The Big Banks are Very Negative

UK - Today's main talking point is how producers have once again found themselves between a rock and a hard place with feed prices soaring and finished pig values travelling in the opposite direction, writes Peter Crichton.
calendar icon 15 November 2010
clock icon 4 minute read

Although the DAPP lost another 0.88p and now stands at 136.81p, all the signs were that demand was improving with buyers looking for extra pigs and the stage was set for prices to either stand-on or even nudge up a penny or so.

Unfortunately this proved not to be the case with the Tulip shout price surprisingly dropping to 135p plus 2p LDB and this was then followed by the Cranswick weekly price easing to 136p, although Vion only dropped by 0.5p.

Woodheads, however, remain the good guys and were happy to stand-on and their weekly price remains at 140p, although their DAPP-based contract pigs will have moved down in line with the index price.

This comes at a time when retail demand was reported to be firm with good volumes being sold and supermarkets will no doubt be quick to note that as producers are receiving less they may be tempted to trim their prices accordingly, although those of us who are unlucky enough (or sad enough) to find ourselves shopping in various supermarkets have yet to notice any significant reduction in retail pigmeat prices.

As a result spot bacon prices today were no lower than 131p with some northern abattoirs prepared to pay 2p to 4p above this and lighter cutter weight pigs for the fresh meat market are meeting a rising demand with premiums of 4p–6p above bacon.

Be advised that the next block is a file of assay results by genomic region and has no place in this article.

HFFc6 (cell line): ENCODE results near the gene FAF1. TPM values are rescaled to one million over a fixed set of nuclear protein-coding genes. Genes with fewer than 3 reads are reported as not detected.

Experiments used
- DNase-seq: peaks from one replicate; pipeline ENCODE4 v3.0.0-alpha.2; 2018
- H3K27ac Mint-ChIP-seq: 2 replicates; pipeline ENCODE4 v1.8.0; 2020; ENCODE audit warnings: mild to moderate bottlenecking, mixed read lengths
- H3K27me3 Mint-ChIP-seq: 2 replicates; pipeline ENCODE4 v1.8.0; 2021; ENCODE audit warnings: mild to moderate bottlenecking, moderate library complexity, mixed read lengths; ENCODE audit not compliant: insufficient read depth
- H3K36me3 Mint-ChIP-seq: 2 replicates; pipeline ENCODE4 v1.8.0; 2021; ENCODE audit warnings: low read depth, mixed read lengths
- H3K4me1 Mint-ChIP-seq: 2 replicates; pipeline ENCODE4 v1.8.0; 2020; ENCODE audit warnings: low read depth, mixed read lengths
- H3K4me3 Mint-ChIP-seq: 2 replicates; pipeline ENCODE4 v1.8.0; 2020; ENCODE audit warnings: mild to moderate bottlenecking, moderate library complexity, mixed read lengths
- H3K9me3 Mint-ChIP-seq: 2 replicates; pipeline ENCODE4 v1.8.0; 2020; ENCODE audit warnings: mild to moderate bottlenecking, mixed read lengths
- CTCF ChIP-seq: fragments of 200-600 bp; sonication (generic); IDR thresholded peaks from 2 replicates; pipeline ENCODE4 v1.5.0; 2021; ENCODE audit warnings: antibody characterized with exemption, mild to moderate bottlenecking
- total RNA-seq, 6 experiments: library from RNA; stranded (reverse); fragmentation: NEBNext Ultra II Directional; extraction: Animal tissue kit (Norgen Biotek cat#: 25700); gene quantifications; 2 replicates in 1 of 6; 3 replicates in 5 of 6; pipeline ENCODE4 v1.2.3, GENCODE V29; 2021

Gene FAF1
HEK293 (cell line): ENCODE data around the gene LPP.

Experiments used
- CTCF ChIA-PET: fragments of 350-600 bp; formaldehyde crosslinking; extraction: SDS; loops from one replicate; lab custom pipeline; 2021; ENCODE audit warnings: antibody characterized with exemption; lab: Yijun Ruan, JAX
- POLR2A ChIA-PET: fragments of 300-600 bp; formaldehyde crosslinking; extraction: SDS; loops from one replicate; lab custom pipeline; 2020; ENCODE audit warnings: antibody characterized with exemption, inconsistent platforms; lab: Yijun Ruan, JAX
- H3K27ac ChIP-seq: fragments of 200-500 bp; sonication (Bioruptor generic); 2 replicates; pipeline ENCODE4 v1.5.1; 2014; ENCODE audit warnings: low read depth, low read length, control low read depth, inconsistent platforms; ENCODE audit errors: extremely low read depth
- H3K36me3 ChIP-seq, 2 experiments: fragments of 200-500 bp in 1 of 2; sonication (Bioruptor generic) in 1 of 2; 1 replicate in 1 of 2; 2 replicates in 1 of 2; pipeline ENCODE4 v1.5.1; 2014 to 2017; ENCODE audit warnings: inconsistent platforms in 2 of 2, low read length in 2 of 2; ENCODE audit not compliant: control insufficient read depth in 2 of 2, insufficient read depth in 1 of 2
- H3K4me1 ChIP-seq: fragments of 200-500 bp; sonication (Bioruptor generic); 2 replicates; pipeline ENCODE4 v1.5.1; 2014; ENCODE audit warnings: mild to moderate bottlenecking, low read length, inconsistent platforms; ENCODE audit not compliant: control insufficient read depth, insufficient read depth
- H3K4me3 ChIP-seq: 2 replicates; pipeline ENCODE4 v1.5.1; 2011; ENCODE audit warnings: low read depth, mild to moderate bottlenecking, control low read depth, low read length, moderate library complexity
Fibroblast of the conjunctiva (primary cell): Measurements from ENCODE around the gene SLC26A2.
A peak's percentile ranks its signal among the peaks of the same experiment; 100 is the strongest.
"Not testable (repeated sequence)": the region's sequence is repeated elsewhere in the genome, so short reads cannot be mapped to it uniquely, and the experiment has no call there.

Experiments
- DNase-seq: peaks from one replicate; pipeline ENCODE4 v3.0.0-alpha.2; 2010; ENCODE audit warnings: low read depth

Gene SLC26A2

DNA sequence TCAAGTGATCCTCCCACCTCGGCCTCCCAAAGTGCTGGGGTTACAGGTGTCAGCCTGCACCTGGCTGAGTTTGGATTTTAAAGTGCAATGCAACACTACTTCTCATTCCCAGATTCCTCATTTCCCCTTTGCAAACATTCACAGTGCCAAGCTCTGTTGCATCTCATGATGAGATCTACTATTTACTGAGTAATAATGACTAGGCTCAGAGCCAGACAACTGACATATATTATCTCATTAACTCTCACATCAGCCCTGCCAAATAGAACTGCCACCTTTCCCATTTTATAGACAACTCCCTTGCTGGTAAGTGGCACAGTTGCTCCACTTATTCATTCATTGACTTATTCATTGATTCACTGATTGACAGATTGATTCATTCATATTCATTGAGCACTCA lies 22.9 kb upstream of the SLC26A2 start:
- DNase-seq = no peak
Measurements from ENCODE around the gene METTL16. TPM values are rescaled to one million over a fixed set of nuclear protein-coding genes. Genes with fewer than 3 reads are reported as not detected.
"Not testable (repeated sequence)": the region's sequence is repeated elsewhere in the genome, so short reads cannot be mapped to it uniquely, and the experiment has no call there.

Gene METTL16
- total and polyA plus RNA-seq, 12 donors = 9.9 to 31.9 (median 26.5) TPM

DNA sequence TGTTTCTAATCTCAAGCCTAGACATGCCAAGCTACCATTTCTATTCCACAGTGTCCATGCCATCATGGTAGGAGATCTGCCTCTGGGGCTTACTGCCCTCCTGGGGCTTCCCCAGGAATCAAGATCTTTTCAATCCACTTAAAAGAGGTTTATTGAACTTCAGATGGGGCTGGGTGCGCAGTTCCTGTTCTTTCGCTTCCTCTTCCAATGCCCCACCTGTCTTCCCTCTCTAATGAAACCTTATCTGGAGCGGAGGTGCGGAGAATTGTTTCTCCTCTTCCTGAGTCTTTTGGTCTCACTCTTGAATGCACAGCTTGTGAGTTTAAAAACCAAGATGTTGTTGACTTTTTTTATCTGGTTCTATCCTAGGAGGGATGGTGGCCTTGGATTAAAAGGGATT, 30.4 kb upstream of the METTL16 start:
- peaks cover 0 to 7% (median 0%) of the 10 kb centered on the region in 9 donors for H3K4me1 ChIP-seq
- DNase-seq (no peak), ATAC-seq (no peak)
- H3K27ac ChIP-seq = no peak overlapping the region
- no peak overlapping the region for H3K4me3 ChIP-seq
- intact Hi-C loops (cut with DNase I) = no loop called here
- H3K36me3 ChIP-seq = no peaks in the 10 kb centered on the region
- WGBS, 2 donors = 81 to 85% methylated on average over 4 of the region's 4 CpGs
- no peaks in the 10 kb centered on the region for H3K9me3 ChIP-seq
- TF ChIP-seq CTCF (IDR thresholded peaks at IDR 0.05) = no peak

Unfortunately a recent mini-rally in the value of sterling has pushed the euro down by 2 per cent to 84.9p compared with 86.8p a week ago.

Because of this cull sow quotes which had recently held at rather lacklustre but steady levels lost around 2p with reports of large numbers being handled through United Kingdom and European Union abattoirs signalling a black hole in the pig supply chain sometime in the spring/summer of 2011 (we hope).

Cull sow quotes in the region of 96p were available for sellers with large loads, but as low as 90p to 94p for smaller lots or on a collected basis and this sector remains very much a buyers market.

Lacklustre demand for weaners continues to underline the effects that high feed costs and an indifferent outlook for finished pig returns are having on the industry as a whole with the latest Agriculture and Horticulture Development Board 30kg ex-farm weaner average quoted at 342.81/head, but once again several reports of spot weaners being traded at less than 340/head, which is now well below their cost of production.

The precarious financial nature of our pig industry is also being challenged by the very negative approach some of the big banks are adopting as far as overdrafts are concerned. Far from the being "your farming partners" and using other such warm phrases with adverts of bank managers in shiny wellies, it might perhaps be more accurate if they just put "money lenders" on their letter heading and we would all know where we stood.

I have already booked two provisional clearout sales of pig equipment for the spring/summer of next year and unless we see a reversal of the current high feed/low pig price trend, more will follow.

And finally, although despite Jimmy and Alastair Butler's efforts to promote a supplementary levy was outvoted, they are to be congratulated for all the hard work put into the campaign and it has at least made everyone think long and hard about promotion to the extent that BPEX are now planning to devote an extra 3250,000 to marketing next year, so it is a case of "it's not how you travel, but where you arrive that matters."

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